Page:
OKLAHOMA - It happened suddenly in a Walmart parking lot in Weatherford, but the consequences will perhaps last forever.
An exploding battery, designed for an e-cigarette or 'vaping' device, tore through Ethan Fullerton's denim jeans, leaving him with second- and third-degree burns on his legs and first-degree burns on his hands.
"It’s not really like a bang, like a firecracker," he said. "It’s more like someone put a blowtorch in your pocket and lit it. It’s just a real hot fireball that heats up, gets real big and goes back down."
Before he knew it, he was on his way to the hospital.
Weeks later, he's still recovering from an injury that will likely leave scars for life.
"It’s been rough. Every night, you’ve gotta scrub yourself, scrape the dead skin off," he said. "Everybody needs to be aware, because I know a lot of people that vape, and they carry the batteries in the exact same place."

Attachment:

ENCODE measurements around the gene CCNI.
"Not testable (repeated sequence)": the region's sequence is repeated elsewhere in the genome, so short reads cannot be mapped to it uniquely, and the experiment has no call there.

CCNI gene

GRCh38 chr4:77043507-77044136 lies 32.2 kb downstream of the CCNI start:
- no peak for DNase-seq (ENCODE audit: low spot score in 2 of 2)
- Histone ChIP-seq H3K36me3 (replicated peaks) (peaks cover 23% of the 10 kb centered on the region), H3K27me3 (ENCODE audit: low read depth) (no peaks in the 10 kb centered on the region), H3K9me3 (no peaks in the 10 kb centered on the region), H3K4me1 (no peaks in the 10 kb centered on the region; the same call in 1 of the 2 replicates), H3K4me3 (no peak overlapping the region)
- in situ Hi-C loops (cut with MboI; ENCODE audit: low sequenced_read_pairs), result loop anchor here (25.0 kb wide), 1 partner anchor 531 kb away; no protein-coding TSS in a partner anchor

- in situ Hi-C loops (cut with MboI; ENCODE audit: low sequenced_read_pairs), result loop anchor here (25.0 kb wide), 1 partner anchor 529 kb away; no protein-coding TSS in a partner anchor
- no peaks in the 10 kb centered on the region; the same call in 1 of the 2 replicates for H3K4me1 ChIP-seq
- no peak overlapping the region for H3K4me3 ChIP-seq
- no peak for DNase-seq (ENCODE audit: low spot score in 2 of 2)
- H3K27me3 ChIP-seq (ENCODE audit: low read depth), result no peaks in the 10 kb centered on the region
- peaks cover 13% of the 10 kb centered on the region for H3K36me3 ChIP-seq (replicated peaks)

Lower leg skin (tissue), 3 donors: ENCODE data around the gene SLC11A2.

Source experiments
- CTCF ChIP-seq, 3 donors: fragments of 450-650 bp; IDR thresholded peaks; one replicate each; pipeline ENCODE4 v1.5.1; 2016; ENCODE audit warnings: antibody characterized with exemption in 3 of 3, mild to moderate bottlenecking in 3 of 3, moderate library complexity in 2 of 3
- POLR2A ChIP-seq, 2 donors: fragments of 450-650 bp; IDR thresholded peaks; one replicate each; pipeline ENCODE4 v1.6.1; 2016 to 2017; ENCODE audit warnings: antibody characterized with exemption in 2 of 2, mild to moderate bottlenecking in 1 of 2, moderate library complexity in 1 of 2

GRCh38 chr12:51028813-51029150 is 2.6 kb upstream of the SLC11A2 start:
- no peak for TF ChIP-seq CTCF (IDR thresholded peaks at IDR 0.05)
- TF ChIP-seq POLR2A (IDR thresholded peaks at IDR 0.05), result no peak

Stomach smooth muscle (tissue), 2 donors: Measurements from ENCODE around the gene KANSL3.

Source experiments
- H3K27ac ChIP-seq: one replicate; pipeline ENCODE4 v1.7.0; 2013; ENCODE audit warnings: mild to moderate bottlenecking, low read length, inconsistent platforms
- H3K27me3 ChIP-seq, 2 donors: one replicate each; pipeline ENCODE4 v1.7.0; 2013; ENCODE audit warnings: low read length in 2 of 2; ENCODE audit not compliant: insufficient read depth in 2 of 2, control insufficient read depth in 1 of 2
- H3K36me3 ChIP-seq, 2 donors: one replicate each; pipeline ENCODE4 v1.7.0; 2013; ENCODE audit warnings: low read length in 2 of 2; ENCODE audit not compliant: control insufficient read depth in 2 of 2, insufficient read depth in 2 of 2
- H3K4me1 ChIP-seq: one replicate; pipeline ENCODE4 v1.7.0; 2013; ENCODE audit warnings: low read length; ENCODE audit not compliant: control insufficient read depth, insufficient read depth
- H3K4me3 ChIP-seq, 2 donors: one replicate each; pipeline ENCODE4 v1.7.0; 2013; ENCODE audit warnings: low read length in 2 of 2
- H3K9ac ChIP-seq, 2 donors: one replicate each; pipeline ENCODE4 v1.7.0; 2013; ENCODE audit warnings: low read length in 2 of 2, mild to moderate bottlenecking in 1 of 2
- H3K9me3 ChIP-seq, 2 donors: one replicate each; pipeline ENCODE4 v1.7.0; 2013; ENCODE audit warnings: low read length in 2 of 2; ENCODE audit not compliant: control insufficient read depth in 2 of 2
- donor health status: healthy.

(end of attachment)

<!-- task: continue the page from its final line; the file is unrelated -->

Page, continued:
Now, Fullerton wants to fight back through a lawsuit against the Chinese company that manufactures the battery.
Lawsuits over exploding e-cigarettes and accessories have become more common recently, but Fullerton's could be the first in Oklahoma, said attorney Dan Markoff.
"There’s no warnings on the box, there’s no warnings on the battery, there’s no package insert into the box, there’s no warnings at the vape store that were handed to Ethan," Markoff said. "There’s nothing, nowhere, ever that says don’t keep this in your pocket, it’s dangerous. And, that’s the definition of a defective product here in the state of Oklahoma."
Fullerton just wants to make sure what happens to him doesn't happen to anyone else.
Markoff expects a lawsuit to be filed within a couple weeks.